Conversion rights define the terms under which each preferred stock may be converted into common stock. They describe the scenarios under which such conversion may be triggered, who may initiate such conversion, the preferred-to-common conversion rate, and the mechanisms for adjusting the conversion rate in response to certain events.
Another significant COI provision specifies the composition of the startup’s board. A typical board of a venture-backed startup would be comprised of directors appointed by the entrepreneurs, directors appointed by the investors, and sometimes also independent, industry-expert directors appointed by the majority vote of other directors or the shareholders.
Lastly, the Certificate of Incorporation may also include a set of “protective provisions.” These are, in essence, investor veto rights that prevent the startup from taking specific corporate actions without first obtaining certain investors’ consent. These may include, for instance, selling the startup or its business, declaring dividends, adjusting the board size or composition, or amending the COI.
Investor Rights Agreement
While the SPA sets forth the terms relating to the purchase of preferred stock, and the COI describes the nature of the stock to be purchased, the Investor Rights Agreement contains various provisions that govern the relationships between the startup and its shareholders and among the shareholders themselves. The most significant provisions of the IRA relate to investors’ registration rights, information rights, and preemptive rights.
Registration rights determine the terms for registration of the investors’ shares for public trading should the startup hold an IPO. These may include “demand” registration rights, which require the startup to use its best efforts to hold an IPO once certain conditions are satisfied, as well as “piggyback” registration rights, which entitle the investors to join future public registrations initiated by the startup.
Information rights require the startup to provide certain investors with financial statements and other information, and allow such investors to visit and inspect the startup’s properties from time to time. Occasionally, they would also allow some investors to appoint an observer to the board of directors, who would be entitled to receive all materials delivered to the startups’ directors and attend board meetings in a non-voting capacity.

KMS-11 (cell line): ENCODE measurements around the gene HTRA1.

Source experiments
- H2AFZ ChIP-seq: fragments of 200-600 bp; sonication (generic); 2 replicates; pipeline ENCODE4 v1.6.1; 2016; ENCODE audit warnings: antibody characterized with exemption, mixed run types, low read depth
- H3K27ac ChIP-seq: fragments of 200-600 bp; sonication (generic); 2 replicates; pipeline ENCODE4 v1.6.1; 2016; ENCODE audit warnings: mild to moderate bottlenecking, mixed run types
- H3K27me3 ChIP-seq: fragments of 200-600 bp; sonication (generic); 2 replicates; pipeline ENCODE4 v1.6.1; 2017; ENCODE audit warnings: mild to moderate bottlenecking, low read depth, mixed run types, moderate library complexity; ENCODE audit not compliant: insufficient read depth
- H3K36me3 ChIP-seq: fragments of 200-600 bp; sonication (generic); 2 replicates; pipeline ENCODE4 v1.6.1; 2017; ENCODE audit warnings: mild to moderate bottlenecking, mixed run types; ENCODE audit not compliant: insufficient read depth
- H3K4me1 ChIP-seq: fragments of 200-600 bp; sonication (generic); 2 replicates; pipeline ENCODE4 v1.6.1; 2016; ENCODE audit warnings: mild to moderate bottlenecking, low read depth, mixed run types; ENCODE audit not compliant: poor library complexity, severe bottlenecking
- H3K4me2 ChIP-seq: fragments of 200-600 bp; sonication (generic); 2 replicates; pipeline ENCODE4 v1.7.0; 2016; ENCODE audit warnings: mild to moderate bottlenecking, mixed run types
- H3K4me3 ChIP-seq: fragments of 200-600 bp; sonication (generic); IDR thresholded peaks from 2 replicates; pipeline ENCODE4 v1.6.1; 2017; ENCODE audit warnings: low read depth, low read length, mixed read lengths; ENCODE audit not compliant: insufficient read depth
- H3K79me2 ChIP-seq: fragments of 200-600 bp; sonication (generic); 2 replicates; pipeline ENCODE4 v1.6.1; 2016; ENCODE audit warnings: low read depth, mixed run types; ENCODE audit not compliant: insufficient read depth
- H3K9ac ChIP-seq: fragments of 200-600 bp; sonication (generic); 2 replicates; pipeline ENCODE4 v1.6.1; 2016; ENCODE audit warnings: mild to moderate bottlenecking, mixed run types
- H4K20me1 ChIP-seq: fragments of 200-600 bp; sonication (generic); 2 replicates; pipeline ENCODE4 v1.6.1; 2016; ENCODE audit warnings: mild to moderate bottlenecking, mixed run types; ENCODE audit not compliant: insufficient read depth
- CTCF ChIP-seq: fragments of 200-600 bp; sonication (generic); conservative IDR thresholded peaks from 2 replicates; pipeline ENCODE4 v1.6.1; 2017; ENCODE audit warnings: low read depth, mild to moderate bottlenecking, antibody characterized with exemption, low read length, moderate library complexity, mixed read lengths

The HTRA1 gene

Preemptive rights, sometimes also referred to as “rights of first offer,” allow certain investors to purchase their pro rata share out of future issuances of equity by the startup. These rights typically apply only to equity issued for financing purposes (and not, for instance, equity issued under employee stock ownership plans).
Right of First Refusal and Co-Sale Agreement
The Right of First Refusal and Co-Sale Agreement sets certain limitations on transfers of startup stock by the startup’s “key holders” (usually, the startup’s entrepreneurs or senior management). As its title indicates, these typically include a right of first refusal (or “ROFR”) and a co-sale right.
A right of first refusal requires key holders that wish to transfer their stock to offer the startup itself to buy back such stock first. If the startup would not buy back all of the proposed stock, some investors may have the right to purchase, on the same terms, any portion not bought back by the startup. Co-sale right, conversely, entitles certain investors – typically, the same ones that hold a right of first refusal – to participate in transfers of stock by key holders and sell, together with the key holders, a proportional amount of their own stock as well.
The Voting Agreement covers investor rights that may require the startup’s shareholders to vote in a certain way. The voting agreement allows the investors to secure such consent in advance, and provides them with remedies and enforcement tools in case some shareholders would not use their voting power as agreed.
Drag-along rights are a notable example. These rights require all shareholders to vote in favor of the sale of the startup or its business, provided that such a sale is supported by specified corporate organs (typically, the board and a special majority of the shareholders). Failure by a shareholder to do so may entitle other shareholders to specific enforcement. Occasionally, shareholders would also be required to provide some corporate organ (for instance, the president or the chairman of the board) with an irrevocable proxy that would allow voting their shares in their stead in accordance with the voting agreement’s provisions.